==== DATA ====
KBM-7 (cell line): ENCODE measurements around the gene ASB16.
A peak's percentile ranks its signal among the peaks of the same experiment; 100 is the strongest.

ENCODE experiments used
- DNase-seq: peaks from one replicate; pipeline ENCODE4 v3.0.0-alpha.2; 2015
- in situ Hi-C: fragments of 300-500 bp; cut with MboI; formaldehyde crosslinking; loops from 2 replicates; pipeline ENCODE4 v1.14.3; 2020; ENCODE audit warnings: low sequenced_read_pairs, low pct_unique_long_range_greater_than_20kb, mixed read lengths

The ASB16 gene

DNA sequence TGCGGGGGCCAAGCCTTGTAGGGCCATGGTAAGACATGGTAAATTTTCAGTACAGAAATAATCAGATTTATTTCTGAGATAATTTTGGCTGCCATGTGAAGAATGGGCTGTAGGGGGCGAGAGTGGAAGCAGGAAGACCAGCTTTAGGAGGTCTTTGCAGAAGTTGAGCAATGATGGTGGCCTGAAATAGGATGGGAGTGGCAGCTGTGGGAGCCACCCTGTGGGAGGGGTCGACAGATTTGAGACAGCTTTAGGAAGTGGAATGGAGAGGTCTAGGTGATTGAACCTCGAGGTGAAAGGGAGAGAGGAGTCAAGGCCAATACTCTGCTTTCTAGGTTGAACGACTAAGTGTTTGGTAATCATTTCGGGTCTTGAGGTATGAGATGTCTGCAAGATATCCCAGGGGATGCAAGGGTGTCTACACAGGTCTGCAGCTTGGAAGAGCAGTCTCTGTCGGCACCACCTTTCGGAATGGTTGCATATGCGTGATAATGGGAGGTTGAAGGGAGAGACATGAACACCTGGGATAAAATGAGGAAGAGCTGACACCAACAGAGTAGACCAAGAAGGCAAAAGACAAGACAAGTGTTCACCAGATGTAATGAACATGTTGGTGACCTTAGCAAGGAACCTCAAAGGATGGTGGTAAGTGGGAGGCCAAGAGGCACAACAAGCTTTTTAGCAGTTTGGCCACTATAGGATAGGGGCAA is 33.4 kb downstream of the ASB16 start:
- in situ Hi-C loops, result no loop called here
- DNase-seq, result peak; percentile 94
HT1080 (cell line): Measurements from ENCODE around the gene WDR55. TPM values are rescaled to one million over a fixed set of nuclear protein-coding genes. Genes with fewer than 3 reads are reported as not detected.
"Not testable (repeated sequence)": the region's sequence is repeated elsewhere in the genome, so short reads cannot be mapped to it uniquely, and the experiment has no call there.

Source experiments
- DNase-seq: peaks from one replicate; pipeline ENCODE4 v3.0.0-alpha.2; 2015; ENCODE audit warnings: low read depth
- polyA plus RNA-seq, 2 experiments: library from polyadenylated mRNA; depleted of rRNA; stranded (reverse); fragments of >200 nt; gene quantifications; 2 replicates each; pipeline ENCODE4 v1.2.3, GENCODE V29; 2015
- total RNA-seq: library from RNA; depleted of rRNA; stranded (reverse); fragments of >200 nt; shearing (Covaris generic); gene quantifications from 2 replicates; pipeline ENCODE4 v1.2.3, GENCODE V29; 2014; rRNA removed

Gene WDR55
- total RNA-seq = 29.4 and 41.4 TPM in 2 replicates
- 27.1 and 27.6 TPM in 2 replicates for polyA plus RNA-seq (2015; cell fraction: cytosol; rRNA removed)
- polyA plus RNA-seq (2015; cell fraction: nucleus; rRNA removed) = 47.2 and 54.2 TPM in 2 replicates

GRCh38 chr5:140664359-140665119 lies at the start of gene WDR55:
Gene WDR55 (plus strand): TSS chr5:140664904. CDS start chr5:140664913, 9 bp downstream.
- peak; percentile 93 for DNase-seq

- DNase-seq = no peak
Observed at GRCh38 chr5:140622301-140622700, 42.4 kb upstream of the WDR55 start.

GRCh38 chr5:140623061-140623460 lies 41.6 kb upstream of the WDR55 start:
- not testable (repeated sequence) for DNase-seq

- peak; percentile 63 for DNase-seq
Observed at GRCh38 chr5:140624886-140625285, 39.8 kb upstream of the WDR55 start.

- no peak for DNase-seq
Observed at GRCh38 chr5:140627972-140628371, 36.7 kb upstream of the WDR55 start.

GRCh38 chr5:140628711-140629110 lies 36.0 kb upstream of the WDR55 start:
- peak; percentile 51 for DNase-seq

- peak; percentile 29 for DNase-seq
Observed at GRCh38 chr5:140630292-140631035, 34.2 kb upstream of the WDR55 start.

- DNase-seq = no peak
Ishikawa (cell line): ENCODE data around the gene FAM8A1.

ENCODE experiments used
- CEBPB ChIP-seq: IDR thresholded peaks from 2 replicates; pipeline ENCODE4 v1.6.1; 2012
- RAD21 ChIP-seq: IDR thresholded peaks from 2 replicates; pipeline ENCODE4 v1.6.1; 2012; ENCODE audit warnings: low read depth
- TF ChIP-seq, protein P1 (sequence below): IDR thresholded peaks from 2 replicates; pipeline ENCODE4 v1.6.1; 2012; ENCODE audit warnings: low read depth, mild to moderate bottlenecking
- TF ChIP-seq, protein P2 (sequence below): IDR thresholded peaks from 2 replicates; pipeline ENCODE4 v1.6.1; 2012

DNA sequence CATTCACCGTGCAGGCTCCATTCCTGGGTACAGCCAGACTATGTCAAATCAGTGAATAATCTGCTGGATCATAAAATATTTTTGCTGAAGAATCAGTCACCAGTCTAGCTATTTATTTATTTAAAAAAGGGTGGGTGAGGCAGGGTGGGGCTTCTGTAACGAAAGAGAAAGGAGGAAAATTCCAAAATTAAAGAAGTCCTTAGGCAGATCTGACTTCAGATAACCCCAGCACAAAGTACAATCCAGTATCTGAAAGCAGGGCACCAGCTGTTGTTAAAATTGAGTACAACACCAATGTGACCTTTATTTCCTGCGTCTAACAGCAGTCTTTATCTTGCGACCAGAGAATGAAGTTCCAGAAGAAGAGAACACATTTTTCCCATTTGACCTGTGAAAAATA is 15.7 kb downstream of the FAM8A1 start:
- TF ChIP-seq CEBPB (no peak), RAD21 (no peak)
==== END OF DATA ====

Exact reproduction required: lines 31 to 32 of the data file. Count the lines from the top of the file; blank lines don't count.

GRCh38 chr5:140628711-140629110 lies 36.0 kb upstream of the WDR55 start:
- peak; percentile 51 for DNase-seq